From a behind the scene perspective, things ran pretty smoothly. “I had a lot of fun drinking beer in the green room before playing, is that lame?”, asked Jeff Daughtridge, scene veteran and bass player for Iron Will. “The camaraderie of all the bands, everybody was in a great mood and excited to play. Volunteers also enjoyed themselves while making sure that everything kept running. “I loved how everyone came together so fluently,” recalled Theresa “TC” Carroll, a SCMF volunteer and musician herself. “Any time something was needed, there was a flood of people there to help solve it, giving a “relay race” example of people taking the trash bags out to avoid an overflow.
    Selflessness was definitely the name of the game. Tony Soland from Standard Collective and Wes from Against The Grain tattoo (both musicians of The Easy Uzis and SFG respectively), gave 110% professionally and personally.  Building of sets and designing and painting art that would adorn all over the festival was just a tip of the iceberg. “Carrying a heavy ass guitar cabinet two blocks on my shoulders to prove that 48 is just the number of years I’ve been here and not how I act,” Wes joked post performance. Another highlight of the festival was The Musical Petting Zoo; kids of all ages were encouraged to pick up and try out various musical instruments. “I remember the smiling faces of all the kids trying out instruments for the first time in their lives,” remembers Brock Wollard, owner of The Groove Shack who partnered with The Love Hut in sponsoring it. “My favorite part of the event was the kids zone, which also showcased local high school jazz bands,” recalled Steve Spencer.  
    While the bands played that day, people met for the first time and some reconnected. New musical projects emerged. “I just really loved how the community came together, said Brittany Renee Grant. “It was awe inspiring watching all my friends play and create this awesome experience and definitely was a huge catalyst for me joining Ektogasm. The energy and vibe of the whole festival definitely pushed me to want to be on stage, to be part of this awesome thing we’ve got going on here in Brevard.”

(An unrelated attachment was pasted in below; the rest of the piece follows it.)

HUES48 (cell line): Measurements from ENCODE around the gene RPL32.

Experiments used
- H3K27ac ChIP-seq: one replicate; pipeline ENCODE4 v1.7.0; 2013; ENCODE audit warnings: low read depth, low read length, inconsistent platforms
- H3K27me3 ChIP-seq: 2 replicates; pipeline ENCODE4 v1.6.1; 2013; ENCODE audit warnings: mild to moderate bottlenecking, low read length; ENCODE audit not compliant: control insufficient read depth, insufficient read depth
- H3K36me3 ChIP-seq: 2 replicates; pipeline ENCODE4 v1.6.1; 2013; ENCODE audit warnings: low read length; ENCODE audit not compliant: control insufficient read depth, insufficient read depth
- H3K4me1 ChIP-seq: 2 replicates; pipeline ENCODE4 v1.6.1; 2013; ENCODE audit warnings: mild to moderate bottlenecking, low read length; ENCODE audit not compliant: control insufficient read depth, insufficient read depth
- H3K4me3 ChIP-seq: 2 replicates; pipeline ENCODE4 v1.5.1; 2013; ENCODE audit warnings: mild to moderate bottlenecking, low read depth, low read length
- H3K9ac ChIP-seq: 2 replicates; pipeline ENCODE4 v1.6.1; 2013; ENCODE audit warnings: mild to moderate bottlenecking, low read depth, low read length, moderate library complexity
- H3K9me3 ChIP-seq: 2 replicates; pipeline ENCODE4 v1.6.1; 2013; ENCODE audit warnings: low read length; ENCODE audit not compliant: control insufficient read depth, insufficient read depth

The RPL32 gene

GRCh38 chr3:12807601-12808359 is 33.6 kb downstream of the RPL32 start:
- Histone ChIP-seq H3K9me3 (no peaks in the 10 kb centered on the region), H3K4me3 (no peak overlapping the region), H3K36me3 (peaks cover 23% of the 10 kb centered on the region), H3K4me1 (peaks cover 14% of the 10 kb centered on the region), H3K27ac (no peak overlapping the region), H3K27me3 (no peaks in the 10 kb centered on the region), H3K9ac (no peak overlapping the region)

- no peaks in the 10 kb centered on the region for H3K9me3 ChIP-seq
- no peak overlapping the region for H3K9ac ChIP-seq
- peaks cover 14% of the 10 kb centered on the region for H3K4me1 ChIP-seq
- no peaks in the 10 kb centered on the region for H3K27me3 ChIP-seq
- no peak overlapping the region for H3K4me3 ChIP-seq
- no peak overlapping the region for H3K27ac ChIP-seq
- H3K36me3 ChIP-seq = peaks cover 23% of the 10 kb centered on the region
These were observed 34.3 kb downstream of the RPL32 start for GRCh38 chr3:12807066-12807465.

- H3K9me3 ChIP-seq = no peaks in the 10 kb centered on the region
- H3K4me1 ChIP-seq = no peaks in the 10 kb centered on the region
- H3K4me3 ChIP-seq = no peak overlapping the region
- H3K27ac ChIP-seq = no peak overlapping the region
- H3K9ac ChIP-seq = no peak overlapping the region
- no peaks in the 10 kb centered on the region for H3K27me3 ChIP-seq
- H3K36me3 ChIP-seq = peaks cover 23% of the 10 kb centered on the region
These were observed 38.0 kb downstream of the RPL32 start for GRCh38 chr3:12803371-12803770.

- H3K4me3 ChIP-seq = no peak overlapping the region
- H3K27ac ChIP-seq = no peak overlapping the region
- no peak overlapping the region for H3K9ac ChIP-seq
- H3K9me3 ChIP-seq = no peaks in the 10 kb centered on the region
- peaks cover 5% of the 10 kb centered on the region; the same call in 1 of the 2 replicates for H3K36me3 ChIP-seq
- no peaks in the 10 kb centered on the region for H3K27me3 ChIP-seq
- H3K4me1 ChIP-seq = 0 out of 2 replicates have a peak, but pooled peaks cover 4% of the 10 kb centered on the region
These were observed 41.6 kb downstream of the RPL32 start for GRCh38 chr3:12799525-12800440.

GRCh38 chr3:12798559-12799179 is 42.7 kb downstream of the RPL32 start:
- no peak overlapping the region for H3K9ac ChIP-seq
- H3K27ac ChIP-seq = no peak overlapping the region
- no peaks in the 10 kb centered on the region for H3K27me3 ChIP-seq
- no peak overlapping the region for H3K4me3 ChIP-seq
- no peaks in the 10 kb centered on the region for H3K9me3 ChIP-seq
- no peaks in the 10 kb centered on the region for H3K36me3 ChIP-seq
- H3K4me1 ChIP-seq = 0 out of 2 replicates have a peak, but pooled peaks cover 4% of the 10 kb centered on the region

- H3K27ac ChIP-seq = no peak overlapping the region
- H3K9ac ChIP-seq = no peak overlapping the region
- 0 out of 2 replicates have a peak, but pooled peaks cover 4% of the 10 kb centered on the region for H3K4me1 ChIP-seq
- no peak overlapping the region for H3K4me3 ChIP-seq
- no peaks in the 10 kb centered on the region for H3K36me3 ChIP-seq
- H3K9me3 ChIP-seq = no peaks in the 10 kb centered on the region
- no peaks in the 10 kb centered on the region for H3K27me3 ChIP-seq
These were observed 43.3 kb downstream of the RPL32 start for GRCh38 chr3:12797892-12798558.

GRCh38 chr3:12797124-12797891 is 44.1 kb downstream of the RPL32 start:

Non musicians were dually impressed. Photographer John Sluder was confident of the day’s success but was unprepared for the level it achieved. “I had a few early morning head shots before the first performance. It wasn’t till the last act that I realized I had filled 100+ GB of memory space, used 4-5 sets of batteries, and done 25K+ steps walking.” Brevard resident and local music superfan Wayne Sherwood also took full advantage of the daylong event. “I remember how freaking hot it was that day especially being the first week of November,” he said. “The heat was so rough; I actually came close to passing out. I was lugging my camera around, and shooting photos all day. The Who Was I and SFG back to back sets were a highlight for me.  Having my Space Coast Music Fest t-shirt custom made for me while I waited was cool. The ice water stations were a major bonus, and probably kept me from overheating. My highlight was seeing Pat Travers playing live from the front row. Pat is a favorite, and we have been following him since the early 80’s. Over the years, we have become acquainted with him and his wife Monica. Pat calls my wife Sharon ‘the purple lady’. He usually gives her his guitar pick at the end of his show. Things got way better when two of our friends (and Brevard’s own) Tommy Craig and Dave Pastorius joined his band a few years ago.”

Obviously, anticipation and planning for this year’s event started the morning of November 3rd 2019. “Unfortunately, COVID has cancelled our festival for this year. We are ready to resume preparations for SCMF 2021, which will be held next year on November 6th,” Spencer had recently announced. “The year long wait to return will only increase the excitement of what will take place next. Spencer speaks wisely about what to do over the next twelve months. “In the meantime, please continue to promote our local musicians through their social media donation opportunities; as well as promote music and all education to our youth.  Check out local music stores as they are leaders in our community for lessons and instruments. As an educator, there is no better feeling than to see parents and communities foster education as primary to ensuring our youth’s success. What started as a motto for HCL and our music community, now seems bigger in light of this year’s struggle: We build this together!”

Brevard Live Magazine
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Melbourne, Florida 32902

Phone: (321) 956-9207